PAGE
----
The Likud has been the governing party for the past 10 years. It has led the country with a steady hand, creating a capitalist-oriented society that many feel has made Israel an affluent country where most of its citizens are happy to live. It has moved away from the two-state solution, as most of its members do not believe in it. Its right-wing policies have led to an increase in the population of Judea and Samaria. The Likud Party has found ways to bridge differences between secular, religious and haredi (ultra-Orthodox) sectors of society. It has immeasurably increased government financial support for Arab cities and towns, improving infrastructure and education. 
To its right one finds the Yamina Party. Its leaders have also found a way to compromise and create a larger right wing, without becoming an exclusively religious party. Its members have changed the Supreme Court and the justice system, bringing to them greater pluralism and cultural diversity. The party has shifted Israel’s education more toward STEM-oriented (Science, Technology, Engineering and Mathematics) training, while at the same time creating a deeper appreciation of Zionism to younger voters. In the same sphere, Yamina has enabled the establishment of a new medical school at Ariel University, providing many of our best youngsters with the chance to practice medicine without needing to study abroad.
UNITED TORAH Judaism and the Shas haredi parties have systematically represented their constituencies, providing funding for their school systems, defending the right of Torah scholars to continue their studies without the need to serve in the IDF, and defending both Ashkenazi and Sefardi haredi culture. They have done all this while at the same time partaking in important processes that are of great importance to the general public, such as health, immigration policies, social justice and more.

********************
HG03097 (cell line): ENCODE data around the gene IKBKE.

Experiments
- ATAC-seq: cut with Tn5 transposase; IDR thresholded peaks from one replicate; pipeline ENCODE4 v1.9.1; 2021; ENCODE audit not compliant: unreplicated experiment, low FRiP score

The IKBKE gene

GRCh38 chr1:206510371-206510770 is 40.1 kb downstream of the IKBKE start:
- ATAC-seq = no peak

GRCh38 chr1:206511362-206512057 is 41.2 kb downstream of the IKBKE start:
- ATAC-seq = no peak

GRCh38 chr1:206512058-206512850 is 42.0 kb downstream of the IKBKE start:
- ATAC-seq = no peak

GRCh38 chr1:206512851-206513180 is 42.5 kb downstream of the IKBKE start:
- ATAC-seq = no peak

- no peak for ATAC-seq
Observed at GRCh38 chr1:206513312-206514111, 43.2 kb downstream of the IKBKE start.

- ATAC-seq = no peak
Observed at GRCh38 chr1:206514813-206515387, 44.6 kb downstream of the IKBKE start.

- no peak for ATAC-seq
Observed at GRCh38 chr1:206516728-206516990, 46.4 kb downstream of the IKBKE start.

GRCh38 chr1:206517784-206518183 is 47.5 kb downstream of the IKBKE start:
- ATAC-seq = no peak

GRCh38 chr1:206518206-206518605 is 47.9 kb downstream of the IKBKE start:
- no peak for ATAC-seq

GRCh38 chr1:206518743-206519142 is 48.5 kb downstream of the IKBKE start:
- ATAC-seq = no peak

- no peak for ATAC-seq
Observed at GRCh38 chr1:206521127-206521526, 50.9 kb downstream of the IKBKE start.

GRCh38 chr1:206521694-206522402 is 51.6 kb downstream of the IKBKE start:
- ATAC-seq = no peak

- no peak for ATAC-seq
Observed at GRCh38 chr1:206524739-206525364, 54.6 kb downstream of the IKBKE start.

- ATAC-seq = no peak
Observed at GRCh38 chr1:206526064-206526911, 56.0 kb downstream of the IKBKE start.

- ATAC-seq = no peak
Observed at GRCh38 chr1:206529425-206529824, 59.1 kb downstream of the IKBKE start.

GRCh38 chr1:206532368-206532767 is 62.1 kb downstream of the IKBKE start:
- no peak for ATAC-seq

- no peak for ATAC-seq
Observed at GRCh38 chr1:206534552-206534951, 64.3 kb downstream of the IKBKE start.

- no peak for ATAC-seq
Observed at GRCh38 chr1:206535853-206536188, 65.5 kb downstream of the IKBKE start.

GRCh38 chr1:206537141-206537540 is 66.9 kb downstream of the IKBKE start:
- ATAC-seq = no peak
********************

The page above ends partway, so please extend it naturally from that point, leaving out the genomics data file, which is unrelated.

Our readers will note that there are a few parties we did not mention. This is not an oversight. We simply could not find it possible to present them in a positive light, as we are unaware of any positive contributions they have made in recent years
Some media outlets actually did, to some extent, provide the various parties with the ability to present themselves and their agendas. The right-wing Israel Hayom newspaper, in its recent weekend editions, published long interviews with some candidates, and not only those from the Right. However, the same newspaper, with elections a week away, used many pages to cover the brouhaha surrounding the proposed camera bill.
On Monday, though, following the government’s decision to allow photo coverage of the elections (nixed by Yisrael Beytenu), discussions on radio were largely limited to differences of opinion between Left and Right on this issue rather than anything substantive. 
Another poorly handled media topic was how the various political parties are preparing their tactics for Election Day. One might think this is what concerns the Israeli public. If the polls are correct and close to 50% of voters are still undecided, the media should have risen to the challenge, providing information that would help people make up their minds, instead of merely explaining what the parties are doing in the polls.
But no, our media follow the general trend, providing little more than shallow coverage of the real issues. It is much more difficult to deal with these topics than it is to run catchy headlines.
The writers are members of Israel’s Media Watch (